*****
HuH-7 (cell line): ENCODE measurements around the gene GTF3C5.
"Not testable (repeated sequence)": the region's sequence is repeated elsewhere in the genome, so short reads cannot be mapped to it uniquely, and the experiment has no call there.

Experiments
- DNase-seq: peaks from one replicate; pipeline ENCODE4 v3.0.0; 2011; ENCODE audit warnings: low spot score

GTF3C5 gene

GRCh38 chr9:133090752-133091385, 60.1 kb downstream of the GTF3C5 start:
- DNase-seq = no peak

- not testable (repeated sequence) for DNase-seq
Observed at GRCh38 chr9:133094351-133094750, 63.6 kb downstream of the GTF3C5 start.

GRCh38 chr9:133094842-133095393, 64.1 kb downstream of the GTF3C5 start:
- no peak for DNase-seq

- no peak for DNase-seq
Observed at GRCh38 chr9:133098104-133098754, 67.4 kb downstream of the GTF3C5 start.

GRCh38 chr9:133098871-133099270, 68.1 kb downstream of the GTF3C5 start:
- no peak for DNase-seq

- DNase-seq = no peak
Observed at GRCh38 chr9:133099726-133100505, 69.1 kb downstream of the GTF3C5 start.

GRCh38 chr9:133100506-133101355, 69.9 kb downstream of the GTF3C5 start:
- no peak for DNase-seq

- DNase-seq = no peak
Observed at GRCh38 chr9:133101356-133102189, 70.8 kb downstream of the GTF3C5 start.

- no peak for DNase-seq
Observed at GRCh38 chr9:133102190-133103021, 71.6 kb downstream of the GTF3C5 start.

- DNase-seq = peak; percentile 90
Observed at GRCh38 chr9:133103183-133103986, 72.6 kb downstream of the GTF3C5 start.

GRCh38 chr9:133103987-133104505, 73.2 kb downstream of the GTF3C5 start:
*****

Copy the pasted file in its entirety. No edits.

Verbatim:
HuH-7 (cell line): ENCODE measurements around the gene GTF3C5.
"Not testable (repeated sequence)": the region's sequence is repeated elsewhere in the genome, so short reads cannot be mapped to it uniquely, and the experiment has no call there.

Experiments
- DNase-seq: peaks from one replicate; pipeline ENCODE4 v3.0.0; 2011; ENCODE audit warnings: low spot score

GTF3C5 gene

GRCh38 chr9:133090752-133091385, 60.1 kb downstream of the GTF3C5 start:
- DNase-seq = no peak

- not testable (repeated sequence) for DNase-seq
Observed at GRCh38 chr9:133094351-133094750, 63.6 kb downstream of the GTF3C5 start.

GRCh38 chr9:133094842-133095393, 64.1 kb downstream of the GTF3C5 start:
- no peak for DNase-seq

- no peak for DNase-seq
Observed at GRCh38 chr9:133098104-133098754, 67.4 kb downstream of the GTF3C5 start.

GRCh38 chr9:133098871-133099270, 68.1 kb downstream of the GTF3C5 start:
- no peak for DNase-seq

- DNase-seq = no peak
Observed at GRCh38 chr9:133099726-133100505, 69.1 kb downstream of the GTF3C5 start.

GRCh38 chr9:133100506-133101355, 69.9 kb downstream of the GTF3C5 start:
- no peak for DNase-seq

- DNase-seq = no peak
Observed at GRCh38 chr9:133101356-133102189, 70.8 kb downstream of the GTF3C5 start.

- no peak for DNase-seq
Observed at GRCh38 chr9:133102190-133103021, 71.6 kb downstream of the GTF3C5 start.

- DNase-seq = peak; percentile 90
Observed at GRCh38 chr9:133103183-133103986, 72.6 kb downstream of the GTF3C5 start.

GRCh38 chr9:133103987-133104505, 73.2 kb downstream of the GTF3C5 start: